Most other photographers, including me, were not so conscientious. In the old days of film it was hard for some, perhaps even most photographers to keep track of their photos and negatives. May of theirs negatives, slides and prints are relegated to boxes stuffed into dusty closets or garages.

I had (and still have) my favorite photos, slides and negatives either in carefully filed in binders in a cabinet at home. The second tier slides are stuffed into boxes stacked in a closet. To find out what’s on them I’d have to go through them with a magnifier one at a time.

You may think that with digital cameras all your troubles in storing and the retrieving photos would be solved. True, but only if you’re nearly meticulous as Meyers was.

At the Record we occasionally use what we call “file photos” which are pictures that we’ve shot in the past. Finding them is a matter of how “searchable” they are.

The more ways you can make a photo searchable, the easier it will be to find.

First is to renamed the photo.” Images will usually come straight out of the camera with sequential alphanumeric designations something like IMG_1234, IMG_1235, etc. Not something that’s easily remembered to be sure. You can rename them on your computer one at a time if you want but that takes a lot of time.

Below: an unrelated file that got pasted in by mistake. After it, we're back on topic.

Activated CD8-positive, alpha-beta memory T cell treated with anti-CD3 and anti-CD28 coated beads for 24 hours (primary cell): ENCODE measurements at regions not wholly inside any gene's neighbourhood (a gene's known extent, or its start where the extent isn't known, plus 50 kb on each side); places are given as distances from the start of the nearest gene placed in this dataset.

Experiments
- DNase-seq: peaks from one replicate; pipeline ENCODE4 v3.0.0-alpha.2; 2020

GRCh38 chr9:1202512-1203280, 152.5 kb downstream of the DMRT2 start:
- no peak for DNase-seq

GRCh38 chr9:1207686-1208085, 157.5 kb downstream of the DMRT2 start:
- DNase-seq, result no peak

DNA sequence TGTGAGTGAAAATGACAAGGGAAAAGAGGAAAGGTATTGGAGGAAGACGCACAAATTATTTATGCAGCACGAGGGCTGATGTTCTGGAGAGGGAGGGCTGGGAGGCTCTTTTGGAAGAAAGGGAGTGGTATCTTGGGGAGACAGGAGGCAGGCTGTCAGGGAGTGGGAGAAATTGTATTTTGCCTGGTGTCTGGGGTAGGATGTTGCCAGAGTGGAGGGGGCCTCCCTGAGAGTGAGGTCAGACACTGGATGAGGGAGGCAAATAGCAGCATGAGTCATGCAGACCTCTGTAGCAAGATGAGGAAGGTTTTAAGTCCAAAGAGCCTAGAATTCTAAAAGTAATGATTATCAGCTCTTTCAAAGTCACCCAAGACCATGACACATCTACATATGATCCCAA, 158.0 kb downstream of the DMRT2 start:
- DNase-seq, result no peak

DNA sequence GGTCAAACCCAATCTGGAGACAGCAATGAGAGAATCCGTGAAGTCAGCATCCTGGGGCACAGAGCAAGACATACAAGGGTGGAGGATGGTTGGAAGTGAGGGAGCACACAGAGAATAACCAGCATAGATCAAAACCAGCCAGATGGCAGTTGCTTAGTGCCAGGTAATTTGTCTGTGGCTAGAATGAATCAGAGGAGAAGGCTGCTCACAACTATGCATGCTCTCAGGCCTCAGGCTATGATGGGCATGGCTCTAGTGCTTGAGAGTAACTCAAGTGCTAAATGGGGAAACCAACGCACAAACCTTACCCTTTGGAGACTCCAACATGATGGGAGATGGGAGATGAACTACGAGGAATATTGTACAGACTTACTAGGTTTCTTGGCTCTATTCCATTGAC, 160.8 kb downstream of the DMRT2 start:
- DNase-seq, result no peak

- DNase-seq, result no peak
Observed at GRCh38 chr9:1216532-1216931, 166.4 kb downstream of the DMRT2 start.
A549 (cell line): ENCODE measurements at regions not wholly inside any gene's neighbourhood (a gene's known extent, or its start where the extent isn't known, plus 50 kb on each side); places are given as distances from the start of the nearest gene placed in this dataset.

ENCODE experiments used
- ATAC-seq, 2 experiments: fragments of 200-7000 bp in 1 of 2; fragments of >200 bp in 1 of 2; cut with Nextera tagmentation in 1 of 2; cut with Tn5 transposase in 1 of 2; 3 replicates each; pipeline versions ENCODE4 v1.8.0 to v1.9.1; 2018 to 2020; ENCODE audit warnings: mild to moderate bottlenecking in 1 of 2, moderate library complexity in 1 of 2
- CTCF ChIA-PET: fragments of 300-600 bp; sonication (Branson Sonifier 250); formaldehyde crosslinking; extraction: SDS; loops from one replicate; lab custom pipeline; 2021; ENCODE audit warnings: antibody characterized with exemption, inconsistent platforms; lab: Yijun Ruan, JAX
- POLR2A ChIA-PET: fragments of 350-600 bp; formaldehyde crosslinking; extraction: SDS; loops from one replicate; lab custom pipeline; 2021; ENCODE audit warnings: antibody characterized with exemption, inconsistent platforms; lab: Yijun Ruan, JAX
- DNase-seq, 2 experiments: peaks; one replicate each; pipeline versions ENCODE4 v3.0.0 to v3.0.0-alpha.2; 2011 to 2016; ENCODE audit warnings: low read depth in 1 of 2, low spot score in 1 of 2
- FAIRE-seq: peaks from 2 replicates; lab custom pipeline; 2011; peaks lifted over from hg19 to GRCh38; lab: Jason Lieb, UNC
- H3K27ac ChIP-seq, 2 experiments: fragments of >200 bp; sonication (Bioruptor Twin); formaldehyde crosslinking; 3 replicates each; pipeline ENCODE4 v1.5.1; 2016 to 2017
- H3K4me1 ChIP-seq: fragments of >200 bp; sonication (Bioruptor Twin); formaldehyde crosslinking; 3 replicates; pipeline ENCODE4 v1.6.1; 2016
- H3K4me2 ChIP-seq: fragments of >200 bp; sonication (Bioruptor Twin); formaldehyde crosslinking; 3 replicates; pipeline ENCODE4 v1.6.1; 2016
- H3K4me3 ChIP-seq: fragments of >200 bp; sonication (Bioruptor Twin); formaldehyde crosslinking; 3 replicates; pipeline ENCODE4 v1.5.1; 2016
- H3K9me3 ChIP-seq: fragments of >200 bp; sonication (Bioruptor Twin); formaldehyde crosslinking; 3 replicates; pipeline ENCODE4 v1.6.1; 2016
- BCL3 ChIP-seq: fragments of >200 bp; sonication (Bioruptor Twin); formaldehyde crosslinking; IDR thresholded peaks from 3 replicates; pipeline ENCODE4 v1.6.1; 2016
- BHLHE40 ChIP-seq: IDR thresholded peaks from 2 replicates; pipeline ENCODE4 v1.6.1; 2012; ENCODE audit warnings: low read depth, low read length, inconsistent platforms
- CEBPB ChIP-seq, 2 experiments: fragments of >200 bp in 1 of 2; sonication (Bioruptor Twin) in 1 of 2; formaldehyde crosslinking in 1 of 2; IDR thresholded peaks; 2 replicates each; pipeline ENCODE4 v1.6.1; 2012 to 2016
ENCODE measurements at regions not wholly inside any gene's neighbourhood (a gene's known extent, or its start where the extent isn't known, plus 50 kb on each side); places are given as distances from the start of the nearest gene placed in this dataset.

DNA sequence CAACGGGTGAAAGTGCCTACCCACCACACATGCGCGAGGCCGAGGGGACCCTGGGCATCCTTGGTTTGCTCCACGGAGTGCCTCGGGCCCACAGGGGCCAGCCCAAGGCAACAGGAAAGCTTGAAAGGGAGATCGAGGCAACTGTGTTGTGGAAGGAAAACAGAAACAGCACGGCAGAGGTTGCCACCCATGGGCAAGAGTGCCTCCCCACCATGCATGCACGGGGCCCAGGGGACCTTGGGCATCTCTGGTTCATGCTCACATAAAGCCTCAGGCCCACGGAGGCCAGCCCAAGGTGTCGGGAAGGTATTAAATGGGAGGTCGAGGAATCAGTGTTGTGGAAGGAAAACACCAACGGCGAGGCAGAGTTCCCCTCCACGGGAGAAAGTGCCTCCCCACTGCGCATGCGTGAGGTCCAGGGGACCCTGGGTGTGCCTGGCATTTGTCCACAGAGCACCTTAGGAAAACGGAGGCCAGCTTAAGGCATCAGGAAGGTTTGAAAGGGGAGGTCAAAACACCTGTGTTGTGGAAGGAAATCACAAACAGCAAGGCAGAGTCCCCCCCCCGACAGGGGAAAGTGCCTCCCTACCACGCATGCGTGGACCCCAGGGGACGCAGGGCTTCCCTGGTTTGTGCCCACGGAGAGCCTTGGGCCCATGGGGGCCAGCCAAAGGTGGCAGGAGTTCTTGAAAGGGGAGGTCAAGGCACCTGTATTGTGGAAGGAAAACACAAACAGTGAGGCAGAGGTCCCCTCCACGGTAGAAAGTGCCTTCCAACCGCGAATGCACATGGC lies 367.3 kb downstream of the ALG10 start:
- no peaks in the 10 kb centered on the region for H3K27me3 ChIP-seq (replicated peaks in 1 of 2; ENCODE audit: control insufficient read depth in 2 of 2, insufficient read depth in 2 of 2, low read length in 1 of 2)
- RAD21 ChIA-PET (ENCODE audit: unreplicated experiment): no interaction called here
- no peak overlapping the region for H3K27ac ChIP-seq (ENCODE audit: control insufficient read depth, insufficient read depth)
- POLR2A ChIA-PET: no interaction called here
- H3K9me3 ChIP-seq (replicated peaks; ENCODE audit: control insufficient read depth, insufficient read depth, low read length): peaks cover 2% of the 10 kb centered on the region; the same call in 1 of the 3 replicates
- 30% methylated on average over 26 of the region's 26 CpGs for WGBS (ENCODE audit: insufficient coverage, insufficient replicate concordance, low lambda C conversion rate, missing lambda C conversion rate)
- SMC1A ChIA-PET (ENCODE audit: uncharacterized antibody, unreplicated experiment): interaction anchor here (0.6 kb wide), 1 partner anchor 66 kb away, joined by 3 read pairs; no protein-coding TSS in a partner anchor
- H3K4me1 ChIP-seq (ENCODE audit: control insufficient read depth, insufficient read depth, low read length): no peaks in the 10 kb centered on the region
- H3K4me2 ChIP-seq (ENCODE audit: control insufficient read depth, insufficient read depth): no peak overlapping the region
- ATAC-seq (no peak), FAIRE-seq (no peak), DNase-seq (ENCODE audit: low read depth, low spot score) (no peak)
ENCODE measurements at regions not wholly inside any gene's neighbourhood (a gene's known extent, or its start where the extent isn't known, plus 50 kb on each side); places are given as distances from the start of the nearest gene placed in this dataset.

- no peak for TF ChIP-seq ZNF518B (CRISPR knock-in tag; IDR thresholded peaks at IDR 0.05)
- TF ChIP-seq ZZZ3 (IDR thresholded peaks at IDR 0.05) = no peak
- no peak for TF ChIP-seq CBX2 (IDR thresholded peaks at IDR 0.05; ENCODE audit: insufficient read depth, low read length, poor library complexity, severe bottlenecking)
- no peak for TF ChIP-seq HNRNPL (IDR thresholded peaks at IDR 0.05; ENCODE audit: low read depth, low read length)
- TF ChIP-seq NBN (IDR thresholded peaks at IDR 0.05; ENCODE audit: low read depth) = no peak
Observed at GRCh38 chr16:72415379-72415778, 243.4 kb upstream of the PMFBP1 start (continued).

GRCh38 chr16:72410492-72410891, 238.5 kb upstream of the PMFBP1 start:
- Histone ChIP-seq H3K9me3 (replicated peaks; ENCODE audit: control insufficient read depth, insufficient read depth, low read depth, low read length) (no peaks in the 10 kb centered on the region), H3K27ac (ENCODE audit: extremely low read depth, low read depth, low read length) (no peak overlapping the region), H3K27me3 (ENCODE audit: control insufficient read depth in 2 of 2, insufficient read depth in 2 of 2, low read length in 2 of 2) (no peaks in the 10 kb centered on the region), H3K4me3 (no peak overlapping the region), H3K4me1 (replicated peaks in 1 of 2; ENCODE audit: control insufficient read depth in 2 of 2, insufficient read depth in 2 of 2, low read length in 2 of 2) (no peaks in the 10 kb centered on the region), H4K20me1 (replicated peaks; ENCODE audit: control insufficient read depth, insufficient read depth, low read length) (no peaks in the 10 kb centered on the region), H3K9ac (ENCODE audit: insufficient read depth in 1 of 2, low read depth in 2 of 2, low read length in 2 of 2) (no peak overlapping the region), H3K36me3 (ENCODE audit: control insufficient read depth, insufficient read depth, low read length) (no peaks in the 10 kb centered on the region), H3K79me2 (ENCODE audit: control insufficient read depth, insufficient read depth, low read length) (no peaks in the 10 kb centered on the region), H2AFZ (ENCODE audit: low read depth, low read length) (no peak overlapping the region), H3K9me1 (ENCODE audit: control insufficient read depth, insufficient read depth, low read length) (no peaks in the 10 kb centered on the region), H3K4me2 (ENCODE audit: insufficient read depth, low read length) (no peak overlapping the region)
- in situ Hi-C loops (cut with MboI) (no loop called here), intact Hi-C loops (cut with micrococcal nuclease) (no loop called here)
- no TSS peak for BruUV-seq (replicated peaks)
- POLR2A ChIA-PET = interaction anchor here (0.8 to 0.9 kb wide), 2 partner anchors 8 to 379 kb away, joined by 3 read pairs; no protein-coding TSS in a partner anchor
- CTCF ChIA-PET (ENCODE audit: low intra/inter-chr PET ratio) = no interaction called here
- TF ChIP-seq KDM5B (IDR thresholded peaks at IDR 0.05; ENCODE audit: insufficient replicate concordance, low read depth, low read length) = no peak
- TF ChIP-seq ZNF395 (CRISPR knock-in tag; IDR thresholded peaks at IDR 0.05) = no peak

I use a photo browsing program called Photo Mechanic by Camera Bits (but there are many others you can use) that will allow me to rename my photos in large batches with whatever name I choose. each photo will also have a sequential number (AsparagusFesitval_001, 002, etc). This is a godsend when having to deal with an assignment that generals a lot of pictures such as a sporting event in which there may be hundreds of photos to rename. You can name your photos something generic (eg : Football) but the more specific you are, the more searchable the photo will be (eg: DeltaFootball).

In addition to renaming the photo you can attach caption information to the image. In Photo Mechanic I can add the names of who is in the picture, what they’re doing and where they are. This will help to make your photos searchable for, person, place or activity.

In there days of film there was what was known as “databacks.” They replaced the backs of cameras with ones that could imprint information such as time, date, aperture and shutter speeds onto or in between the negative frames.